The union which represents TTC employees says it wants mandatory face coverings for all users of the system starting next week.
Amalgamated Transit Union Local 113 boss Carlos Santos says with service cutbacks scheduled to take effect Sunday night and more businesses reopening, they are concerned about overcrowding on several TTC routes which could increase the spread of COVID-19.
“The math is straightforward – as more businesses re-open, more people will be taking public transit with less TTC vehicles on the road,” said Santos. “The City of Toronto must protect workers and the public by making face coverings mandatory on the TTC.”
“We must be ready for the increase in ridership as more people will depend on the TTC to get to work safe.”
The TTC has already put policies in place to help keep employees and riders safe such as restricting some seating areas on vehicles to maintain physical distancing, implementing rear-door boarding on buses and more frequent cleanings of the system.
Mayor John Tory said the issue of mandatory face coverings for passengers is something that has been under continuous discussion.
“We have been concerned about making sure that we have physical distancing for passengers on the TTC while the TTC itself has taken a number of steps to protect the safety and health of the operators,” he said. “In the event that ridership changes significantly, that continuous review of the subject of masks can be and will be considered.”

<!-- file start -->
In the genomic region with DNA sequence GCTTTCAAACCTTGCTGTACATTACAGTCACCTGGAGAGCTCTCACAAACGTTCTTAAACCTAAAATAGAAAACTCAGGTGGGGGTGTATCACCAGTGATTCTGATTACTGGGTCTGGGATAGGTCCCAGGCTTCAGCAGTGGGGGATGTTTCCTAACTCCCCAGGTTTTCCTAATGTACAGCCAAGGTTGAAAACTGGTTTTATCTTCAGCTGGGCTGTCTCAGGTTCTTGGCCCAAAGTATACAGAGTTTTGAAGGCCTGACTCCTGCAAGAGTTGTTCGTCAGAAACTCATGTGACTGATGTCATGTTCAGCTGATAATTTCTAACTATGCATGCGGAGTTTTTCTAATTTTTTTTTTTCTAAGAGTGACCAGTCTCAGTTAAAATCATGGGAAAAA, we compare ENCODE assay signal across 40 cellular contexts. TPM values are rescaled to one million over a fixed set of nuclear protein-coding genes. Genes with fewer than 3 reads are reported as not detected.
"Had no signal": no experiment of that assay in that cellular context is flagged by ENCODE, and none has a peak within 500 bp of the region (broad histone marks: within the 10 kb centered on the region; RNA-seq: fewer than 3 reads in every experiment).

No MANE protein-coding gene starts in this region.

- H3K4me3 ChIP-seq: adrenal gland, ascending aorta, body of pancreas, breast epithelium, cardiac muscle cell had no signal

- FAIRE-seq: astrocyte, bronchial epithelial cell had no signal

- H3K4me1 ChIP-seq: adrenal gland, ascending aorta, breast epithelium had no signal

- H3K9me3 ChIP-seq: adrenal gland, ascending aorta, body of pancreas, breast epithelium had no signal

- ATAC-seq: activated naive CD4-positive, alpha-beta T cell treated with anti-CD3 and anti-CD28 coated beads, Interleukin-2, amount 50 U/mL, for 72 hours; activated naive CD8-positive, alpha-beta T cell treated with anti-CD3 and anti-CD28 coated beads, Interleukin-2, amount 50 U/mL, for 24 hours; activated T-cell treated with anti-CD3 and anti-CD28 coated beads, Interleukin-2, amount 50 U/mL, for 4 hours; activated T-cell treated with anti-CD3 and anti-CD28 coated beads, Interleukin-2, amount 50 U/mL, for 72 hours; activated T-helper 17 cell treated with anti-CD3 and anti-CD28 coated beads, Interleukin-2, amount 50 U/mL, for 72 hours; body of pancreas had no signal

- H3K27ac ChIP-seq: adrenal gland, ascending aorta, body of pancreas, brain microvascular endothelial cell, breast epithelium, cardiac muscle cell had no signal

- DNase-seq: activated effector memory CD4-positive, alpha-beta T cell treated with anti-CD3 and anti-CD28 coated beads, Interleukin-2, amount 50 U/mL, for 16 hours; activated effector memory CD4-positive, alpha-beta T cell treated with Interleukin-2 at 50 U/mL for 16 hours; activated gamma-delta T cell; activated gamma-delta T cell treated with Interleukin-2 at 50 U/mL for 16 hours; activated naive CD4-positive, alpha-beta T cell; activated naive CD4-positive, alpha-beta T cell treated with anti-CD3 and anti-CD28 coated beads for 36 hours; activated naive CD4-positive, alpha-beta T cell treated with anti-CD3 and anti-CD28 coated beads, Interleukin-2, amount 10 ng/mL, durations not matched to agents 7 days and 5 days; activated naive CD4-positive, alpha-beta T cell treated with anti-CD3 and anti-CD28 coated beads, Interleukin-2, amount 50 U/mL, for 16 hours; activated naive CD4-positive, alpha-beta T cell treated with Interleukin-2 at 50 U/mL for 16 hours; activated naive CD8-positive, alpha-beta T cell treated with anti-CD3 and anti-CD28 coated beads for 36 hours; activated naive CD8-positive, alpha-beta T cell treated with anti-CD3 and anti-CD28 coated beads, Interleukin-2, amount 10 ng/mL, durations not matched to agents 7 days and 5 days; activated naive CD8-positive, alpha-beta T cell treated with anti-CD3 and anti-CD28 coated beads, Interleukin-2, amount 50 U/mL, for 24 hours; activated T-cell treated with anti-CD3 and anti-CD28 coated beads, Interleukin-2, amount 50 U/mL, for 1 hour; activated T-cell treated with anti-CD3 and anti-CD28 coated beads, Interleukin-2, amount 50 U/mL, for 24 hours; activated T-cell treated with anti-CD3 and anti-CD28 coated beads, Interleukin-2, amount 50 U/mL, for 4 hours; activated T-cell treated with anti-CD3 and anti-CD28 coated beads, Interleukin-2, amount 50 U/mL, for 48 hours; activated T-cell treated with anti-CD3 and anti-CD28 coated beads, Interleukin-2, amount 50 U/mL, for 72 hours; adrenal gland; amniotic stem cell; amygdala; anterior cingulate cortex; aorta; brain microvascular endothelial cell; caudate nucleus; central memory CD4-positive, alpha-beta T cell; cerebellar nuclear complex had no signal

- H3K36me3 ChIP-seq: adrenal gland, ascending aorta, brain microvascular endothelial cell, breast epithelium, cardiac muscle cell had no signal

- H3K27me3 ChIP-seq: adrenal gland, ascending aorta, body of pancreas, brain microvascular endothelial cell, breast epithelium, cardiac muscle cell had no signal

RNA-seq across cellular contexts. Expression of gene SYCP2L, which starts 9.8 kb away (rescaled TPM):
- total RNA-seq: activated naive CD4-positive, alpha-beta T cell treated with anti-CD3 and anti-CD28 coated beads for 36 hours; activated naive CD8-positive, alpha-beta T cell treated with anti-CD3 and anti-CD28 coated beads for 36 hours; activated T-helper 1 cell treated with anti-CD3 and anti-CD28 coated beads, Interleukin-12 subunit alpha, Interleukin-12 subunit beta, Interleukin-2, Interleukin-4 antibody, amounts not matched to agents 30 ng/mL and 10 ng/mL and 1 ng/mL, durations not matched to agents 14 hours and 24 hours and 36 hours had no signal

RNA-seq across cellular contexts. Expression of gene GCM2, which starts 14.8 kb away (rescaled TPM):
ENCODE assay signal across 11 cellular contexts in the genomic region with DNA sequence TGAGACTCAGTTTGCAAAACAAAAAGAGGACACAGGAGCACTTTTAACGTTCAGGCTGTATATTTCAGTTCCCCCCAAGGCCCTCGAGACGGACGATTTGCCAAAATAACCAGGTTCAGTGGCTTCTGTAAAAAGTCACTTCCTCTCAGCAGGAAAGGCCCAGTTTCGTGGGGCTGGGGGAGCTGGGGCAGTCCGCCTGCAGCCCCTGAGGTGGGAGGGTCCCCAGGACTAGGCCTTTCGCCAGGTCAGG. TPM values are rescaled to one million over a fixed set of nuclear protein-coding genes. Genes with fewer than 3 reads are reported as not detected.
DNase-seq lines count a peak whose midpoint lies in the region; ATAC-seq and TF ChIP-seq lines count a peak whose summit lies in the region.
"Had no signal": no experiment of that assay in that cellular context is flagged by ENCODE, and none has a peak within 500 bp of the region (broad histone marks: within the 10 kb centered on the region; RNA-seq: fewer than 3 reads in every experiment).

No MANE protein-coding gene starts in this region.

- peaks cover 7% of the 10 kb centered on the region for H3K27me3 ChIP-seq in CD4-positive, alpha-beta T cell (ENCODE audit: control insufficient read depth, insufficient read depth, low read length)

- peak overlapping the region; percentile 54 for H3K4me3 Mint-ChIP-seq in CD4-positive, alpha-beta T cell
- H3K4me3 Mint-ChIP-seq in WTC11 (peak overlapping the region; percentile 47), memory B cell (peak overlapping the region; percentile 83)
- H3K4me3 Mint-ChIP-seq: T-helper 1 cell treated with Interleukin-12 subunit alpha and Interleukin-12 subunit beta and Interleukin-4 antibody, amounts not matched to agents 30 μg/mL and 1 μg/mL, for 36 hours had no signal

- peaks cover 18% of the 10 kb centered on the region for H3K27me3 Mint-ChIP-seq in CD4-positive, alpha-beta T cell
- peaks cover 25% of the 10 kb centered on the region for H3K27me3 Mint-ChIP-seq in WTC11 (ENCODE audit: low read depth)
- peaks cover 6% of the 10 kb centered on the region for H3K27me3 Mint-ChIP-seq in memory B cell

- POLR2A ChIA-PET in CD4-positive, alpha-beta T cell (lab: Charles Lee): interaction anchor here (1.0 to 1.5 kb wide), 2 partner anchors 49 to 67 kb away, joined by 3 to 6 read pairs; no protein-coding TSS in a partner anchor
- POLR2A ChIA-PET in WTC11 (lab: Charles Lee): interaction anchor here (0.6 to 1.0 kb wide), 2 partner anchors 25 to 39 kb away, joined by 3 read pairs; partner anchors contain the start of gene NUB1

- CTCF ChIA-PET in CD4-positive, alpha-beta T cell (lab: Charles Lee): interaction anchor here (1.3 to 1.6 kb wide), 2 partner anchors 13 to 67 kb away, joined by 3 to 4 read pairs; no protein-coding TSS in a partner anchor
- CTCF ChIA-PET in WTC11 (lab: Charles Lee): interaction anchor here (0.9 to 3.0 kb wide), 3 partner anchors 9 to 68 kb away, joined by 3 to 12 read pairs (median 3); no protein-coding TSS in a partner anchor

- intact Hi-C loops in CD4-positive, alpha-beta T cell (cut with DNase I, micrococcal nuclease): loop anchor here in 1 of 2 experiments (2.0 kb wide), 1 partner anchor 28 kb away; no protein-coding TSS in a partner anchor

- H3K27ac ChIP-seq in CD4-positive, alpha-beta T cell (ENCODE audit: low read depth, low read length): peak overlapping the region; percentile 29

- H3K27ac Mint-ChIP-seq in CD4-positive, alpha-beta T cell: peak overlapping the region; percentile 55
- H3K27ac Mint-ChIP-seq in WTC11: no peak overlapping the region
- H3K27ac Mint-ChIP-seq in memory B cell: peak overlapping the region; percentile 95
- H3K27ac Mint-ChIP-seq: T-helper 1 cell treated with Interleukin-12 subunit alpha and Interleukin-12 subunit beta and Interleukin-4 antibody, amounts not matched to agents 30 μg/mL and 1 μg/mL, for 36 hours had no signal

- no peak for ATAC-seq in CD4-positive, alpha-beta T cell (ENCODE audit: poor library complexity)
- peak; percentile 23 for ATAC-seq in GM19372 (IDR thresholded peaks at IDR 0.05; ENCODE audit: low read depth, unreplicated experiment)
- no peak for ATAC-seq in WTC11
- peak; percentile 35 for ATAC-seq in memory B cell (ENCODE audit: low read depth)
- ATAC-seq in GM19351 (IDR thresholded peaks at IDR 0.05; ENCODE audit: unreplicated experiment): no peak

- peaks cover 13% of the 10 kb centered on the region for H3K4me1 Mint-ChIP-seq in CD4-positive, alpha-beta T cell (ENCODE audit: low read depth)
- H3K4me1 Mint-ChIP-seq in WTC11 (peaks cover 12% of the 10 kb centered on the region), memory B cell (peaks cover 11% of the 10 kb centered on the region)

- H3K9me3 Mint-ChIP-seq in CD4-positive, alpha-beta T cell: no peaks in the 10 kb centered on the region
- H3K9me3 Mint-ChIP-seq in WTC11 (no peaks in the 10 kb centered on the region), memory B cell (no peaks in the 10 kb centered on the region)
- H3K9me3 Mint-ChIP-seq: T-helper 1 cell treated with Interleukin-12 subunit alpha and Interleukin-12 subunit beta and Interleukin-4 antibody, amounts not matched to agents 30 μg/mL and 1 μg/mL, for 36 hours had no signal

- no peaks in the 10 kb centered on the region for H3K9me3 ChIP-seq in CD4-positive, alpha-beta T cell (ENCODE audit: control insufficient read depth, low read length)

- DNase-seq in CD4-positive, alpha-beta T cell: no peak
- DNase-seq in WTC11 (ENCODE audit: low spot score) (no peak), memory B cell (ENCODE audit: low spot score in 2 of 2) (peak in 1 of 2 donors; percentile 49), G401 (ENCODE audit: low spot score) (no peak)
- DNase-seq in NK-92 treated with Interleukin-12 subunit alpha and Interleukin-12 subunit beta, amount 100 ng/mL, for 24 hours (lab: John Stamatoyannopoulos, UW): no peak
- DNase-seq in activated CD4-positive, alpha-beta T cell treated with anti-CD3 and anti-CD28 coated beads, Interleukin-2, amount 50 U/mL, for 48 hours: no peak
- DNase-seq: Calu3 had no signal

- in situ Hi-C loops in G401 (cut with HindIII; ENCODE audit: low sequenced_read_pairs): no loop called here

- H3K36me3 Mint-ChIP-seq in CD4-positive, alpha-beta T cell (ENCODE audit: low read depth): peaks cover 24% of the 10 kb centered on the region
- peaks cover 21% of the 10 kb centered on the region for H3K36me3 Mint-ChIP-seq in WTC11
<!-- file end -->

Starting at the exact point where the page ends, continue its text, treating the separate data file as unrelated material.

Toronto’s Medical Officer of Health, Dr. Eileen de Villa, echoed the mayor’s remarks, saying adjustments will be made if needed.
“The current situation as we see it on the TTC is that physical distancing can be maintained under the current conditions. But of course this is something that always needs to be reviewed.”
The union says several North American municipalities, including New York City and Montreal, have or are considering a similar measure to make face coverings mandatory on public transit.
Quebec’s Transport Ministry says wearing a face covering is “highly recommended” while Montreal’s transit authority says it will be handing out up to 500,000 reusable masks to commuters. However, it has stopped short of making it mandatory, pointing out the extra resources that would be required to police such a measure.
As of April 15, New York governor Andrew Cuomo made it manditory to wear masks or face coverings in public whenever social distancing was not possible such as on a bus or subway.
The union also resumed its call for emergency financial support for the TTC and other public transit services from the provincial and federal governments. Without this funding, the union says 1,200 workers are set to be laid off and service is set to be cut by 15 per cent, which will impact those people who rely on the TTC.
“Instead of supporting TTC workers who have put themselves and their loved ones at risk, government inaction will lead to pink slips for many public transit workers and hurt some of our city’s most vulnerable people who depend on the TTC,” said Santos.